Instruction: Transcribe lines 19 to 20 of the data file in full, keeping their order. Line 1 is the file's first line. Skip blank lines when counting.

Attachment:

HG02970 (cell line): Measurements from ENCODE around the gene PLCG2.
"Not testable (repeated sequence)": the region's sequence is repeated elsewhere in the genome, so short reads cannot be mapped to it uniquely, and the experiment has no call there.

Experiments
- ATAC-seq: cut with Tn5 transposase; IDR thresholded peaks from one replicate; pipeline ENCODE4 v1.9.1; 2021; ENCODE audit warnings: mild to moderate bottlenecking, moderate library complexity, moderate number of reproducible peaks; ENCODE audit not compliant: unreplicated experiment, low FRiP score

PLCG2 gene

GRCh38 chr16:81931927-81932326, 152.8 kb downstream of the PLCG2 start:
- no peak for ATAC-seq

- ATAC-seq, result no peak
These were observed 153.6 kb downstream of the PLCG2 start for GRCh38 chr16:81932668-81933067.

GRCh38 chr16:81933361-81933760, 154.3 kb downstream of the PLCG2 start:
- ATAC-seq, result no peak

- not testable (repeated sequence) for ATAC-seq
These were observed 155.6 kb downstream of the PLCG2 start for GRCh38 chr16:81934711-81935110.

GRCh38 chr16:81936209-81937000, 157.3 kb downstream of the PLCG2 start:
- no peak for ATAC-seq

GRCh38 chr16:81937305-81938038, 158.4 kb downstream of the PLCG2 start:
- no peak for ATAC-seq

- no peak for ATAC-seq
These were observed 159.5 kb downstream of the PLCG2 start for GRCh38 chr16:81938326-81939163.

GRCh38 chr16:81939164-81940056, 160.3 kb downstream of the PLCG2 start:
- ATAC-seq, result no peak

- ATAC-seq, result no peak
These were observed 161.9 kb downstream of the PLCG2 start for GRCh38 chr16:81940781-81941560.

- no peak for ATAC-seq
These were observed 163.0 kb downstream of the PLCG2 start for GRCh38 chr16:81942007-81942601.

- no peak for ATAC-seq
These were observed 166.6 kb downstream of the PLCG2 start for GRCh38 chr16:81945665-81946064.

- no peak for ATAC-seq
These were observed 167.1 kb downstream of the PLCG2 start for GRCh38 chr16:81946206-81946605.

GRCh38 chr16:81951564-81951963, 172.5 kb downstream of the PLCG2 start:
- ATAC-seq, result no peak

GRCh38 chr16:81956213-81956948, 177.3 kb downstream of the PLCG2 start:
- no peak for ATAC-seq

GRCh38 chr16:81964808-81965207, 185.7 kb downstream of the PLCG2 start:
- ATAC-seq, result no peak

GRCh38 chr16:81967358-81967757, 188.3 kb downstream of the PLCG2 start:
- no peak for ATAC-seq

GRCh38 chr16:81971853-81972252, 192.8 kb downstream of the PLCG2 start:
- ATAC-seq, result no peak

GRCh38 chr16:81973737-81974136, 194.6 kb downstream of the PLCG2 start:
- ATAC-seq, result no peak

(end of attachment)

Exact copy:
These were observed 159.5 kb downstream of the PLCG2 start for GRCh38 chr16:81938326-81939163.

GRCh38 chr16:81939164-81940056, 160.3 kb downstream of the PLCG2 start: